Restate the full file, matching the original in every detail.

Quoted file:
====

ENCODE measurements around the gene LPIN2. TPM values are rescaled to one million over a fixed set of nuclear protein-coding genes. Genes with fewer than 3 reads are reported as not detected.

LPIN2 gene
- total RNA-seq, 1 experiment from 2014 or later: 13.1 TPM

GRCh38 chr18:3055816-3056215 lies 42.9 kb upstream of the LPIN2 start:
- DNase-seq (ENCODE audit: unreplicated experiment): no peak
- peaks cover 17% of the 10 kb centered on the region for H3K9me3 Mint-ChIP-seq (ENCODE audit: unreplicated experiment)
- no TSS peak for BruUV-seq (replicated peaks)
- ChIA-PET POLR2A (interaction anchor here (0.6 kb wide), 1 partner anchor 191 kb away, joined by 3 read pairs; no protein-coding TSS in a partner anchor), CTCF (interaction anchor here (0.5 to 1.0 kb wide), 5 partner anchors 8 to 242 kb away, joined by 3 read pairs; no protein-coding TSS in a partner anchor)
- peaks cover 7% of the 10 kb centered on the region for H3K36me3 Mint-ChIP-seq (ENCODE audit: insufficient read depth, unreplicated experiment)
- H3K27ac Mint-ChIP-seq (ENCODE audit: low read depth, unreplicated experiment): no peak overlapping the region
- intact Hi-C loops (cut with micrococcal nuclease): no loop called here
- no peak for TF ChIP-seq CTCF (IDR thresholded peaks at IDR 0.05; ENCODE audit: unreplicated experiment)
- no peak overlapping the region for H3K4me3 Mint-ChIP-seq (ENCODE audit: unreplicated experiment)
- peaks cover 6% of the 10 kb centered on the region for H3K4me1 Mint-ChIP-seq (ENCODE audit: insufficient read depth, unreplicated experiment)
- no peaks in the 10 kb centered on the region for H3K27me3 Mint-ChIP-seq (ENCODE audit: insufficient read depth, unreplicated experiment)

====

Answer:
ENCODE measurements around the gene LPIN2. TPM values are rescaled to one million over a fixed set of nuclear protein-coding genes. Genes with fewer than 3 reads are reported as not detected.

LPIN2 gene
- total RNA-seq, 1 experiment from 2014 or later: 13.1 TPM

GRCh38 chr18:3055816-3056215 lies 42.9 kb upstream of the LPIN2 start:
- DNase-seq (ENCODE audit: unreplicated experiment): no peak
- peaks cover 17% of the 10 kb centered on the region for H3K9me3 Mint-ChIP-seq (ENCODE audit: unreplicated experiment)
- no TSS peak for BruUV-seq (replicated peaks)
- ChIA-PET POLR2A (interaction anchor here (0.6 kb wide), 1 partner anchor 191 kb away, joined by 3 read pairs; no protein-coding TSS in a partner anchor), CTCF (interaction anchor here (0.5 to 1.0 kb wide), 5 partner anchors 8 to 242 kb away, joined by 3 read pairs; no protein-coding TSS in a partner anchor)
- peaks cover 7% of the 10 kb centered on the region for H3K36me3 Mint-ChIP-seq (ENCODE audit: insufficient read depth, unreplicated experiment)
- H3K27ac Mint-ChIP-seq (ENCODE audit: low read depth, unreplicated experiment): no peak overlapping the region
- intact Hi-C loops (cut with micrococcal nuclease): no loop called here
- no peak for TF ChIP-seq CTCF (IDR thresholded peaks at IDR 0.05; ENCODE audit: unreplicated experiment)
- no peak overlapping the region for H3K4me3 Mint-ChIP-seq (ENCODE audit: unreplicated experiment)
- peaks cover 6% of the 10 kb centered on the region for H3K4me1 Mint-ChIP-seq (ENCODE audit: insufficient read depth, unreplicated experiment)
- no peaks in the 10 kb centered on the region for H3K27me3 Mint-ChIP-seq (ENCODE audit: insufficient read depth, unreplicated experiment)